Government not ideologically opposed to any proposals to improve social safety: PM Lee Hsien Loong

Amir Hussain
·Senior Reporter
·3-min read
PM Lee delivering a speech on General Election 2020 on 23 June 2020. (Photo: Ministry of Communications and Information)
PM Lee delivering a speech on General Election 2020 on 23 June 2020. (Photo: Ministry of Communications and Information)

SINGAPORE — The government is not ideologically opposed to any proposals to improve social safety, said Prime Minister Lee Hsien Loong on Wednesday (2 September).

But the impact of any ideas have to be carefully assessed so that new problems are not created in the process, he said in Parliament.

Speaking during the debate on the President’s Address, Lee said that Singapore has to start thinking about the level of social support to have once the COVID-19 pandemic is over.

“In the new normal, we fully expect more economic uncertainty and turbulence,” he said.

Noting that the longer trends of an ageing population and rising healthcare costs will remain, he said social support for Singaporeans during and after their working lives will need to be strengthened.

Several ideas have been raised in the House, he noted, adding that the government’s approach has always been “pragmatic and empirical”.

“Make the best use of our resources to meet the needs of different groups in our society, in a targeted manner. Because if we help everyone equally, then we are not giving more help to those who need it most,” he said.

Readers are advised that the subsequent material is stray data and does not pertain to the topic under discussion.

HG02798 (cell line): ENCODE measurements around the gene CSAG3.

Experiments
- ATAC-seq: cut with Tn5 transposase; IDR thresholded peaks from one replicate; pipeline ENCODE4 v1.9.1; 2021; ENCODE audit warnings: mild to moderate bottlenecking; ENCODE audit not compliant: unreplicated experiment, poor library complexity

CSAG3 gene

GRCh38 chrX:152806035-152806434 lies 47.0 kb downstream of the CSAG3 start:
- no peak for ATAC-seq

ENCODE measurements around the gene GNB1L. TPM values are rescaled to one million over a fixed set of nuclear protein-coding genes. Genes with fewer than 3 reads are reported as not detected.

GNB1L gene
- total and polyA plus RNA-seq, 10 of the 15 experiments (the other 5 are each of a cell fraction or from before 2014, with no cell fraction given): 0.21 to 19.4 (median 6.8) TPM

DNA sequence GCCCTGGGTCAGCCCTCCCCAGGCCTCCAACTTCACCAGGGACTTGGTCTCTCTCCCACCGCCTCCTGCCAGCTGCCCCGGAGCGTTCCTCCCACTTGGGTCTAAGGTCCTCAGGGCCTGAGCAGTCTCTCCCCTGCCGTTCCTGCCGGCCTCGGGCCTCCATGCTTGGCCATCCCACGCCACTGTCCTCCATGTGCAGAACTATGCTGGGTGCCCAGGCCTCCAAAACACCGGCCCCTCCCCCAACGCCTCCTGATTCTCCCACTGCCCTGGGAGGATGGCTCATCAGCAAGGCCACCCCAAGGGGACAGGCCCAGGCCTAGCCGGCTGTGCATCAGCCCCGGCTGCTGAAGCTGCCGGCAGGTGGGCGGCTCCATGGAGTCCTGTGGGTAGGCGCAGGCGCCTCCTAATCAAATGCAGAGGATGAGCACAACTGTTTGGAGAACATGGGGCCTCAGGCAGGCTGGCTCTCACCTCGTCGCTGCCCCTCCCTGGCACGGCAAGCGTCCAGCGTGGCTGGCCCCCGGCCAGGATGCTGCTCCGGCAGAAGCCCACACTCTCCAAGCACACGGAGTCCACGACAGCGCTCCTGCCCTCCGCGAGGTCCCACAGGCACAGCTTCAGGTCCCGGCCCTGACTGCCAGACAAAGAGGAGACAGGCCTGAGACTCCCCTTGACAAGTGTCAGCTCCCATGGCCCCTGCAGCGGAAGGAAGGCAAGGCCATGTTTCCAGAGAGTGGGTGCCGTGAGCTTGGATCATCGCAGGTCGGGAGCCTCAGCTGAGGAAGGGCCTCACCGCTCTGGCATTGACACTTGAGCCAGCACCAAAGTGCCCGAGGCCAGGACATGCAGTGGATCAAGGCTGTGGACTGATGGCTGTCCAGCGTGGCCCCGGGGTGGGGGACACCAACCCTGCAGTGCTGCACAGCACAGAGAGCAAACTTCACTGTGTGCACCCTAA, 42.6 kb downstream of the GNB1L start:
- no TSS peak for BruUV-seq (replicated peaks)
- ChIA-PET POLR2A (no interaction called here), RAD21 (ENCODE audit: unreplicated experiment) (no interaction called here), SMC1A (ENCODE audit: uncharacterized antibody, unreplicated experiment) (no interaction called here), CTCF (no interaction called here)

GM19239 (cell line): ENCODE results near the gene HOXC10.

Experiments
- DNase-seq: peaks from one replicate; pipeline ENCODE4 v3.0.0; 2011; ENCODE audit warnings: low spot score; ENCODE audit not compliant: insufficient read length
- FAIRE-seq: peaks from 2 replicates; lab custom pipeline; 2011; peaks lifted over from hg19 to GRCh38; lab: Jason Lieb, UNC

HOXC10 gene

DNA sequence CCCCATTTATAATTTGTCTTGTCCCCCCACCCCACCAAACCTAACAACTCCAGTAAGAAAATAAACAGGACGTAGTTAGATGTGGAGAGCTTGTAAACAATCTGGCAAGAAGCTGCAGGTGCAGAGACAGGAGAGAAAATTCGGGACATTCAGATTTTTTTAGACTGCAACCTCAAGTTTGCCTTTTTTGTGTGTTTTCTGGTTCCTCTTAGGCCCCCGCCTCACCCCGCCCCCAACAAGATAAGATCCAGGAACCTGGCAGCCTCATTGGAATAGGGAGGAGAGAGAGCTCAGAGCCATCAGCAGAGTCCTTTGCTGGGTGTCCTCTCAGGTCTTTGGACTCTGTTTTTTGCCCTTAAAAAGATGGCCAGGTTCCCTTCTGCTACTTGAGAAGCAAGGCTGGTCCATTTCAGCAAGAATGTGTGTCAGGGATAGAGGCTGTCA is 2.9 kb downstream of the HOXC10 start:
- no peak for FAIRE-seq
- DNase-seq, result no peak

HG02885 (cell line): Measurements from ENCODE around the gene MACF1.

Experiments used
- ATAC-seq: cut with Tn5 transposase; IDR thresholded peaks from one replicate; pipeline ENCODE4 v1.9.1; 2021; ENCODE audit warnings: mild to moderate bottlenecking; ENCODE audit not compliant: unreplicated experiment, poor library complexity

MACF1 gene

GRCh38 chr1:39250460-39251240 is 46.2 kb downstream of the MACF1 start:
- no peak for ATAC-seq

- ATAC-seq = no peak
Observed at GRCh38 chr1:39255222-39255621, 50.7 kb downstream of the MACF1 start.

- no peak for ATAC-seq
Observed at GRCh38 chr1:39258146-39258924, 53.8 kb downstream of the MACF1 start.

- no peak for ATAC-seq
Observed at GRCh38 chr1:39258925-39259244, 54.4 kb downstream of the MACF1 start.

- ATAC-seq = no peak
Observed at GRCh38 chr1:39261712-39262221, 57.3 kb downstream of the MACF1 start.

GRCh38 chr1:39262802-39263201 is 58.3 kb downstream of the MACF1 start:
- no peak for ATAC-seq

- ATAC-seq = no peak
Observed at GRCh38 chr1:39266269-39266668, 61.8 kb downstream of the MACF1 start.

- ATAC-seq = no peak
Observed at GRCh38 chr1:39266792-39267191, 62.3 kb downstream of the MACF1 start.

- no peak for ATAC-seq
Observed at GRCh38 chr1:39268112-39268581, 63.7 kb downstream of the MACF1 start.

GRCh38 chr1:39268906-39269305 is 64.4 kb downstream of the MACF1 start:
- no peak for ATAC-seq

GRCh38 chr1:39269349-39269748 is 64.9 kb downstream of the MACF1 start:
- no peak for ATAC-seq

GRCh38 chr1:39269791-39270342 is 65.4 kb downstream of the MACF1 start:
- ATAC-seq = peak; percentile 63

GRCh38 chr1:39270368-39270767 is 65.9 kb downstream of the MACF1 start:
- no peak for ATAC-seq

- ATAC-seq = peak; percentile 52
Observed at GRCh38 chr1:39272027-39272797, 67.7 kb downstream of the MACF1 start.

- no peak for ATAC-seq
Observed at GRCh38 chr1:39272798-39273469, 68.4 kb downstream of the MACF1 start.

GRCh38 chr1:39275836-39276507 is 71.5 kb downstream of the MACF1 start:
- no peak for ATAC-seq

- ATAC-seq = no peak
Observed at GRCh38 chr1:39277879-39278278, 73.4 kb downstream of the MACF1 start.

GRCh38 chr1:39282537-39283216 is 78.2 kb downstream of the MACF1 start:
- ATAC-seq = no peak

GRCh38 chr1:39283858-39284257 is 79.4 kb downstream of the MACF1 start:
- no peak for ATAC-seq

On the suggestion of unemployment insurance, Lee said such a solution can offer older workers “transient relief, at best”.

“But retraining and upskilling older workers will enable employers to continue finding value in them, and to be less likely to make them redundant. And if the older worker does get retrenched, with these skills, he or she can find a new job more readily,” he said.

“This is a structural solution that helps older workers get their careers back on track and feel that he’s making a worthwhile contribution. The best unemployment insurance is in fact the assurance of another job,” he added.

Meanwhile, the Workfare Income Supplement and the Progressive Wage Model have made a material difference to the lives of low-wage workers.

But more will need to be done after the pandemic has settled, Lee said.

“We must keep an open mind, as we build and improve on the systems we have, and consider solutions that can work in our context.

“It is not just floating ideas like minimum wage or unemployment insurance, but assessing their impact carefully. Who wins and who loses within the workforce? How will our SMEs or the public be affected?

“We must identify pragmatic solutions which will make a real and sustainable difference, and give people justified assurance that when they need help, they will get the help that is relevant to them. And it must not create new problems in the process, for example by eroding our spirit of self-reliance.”

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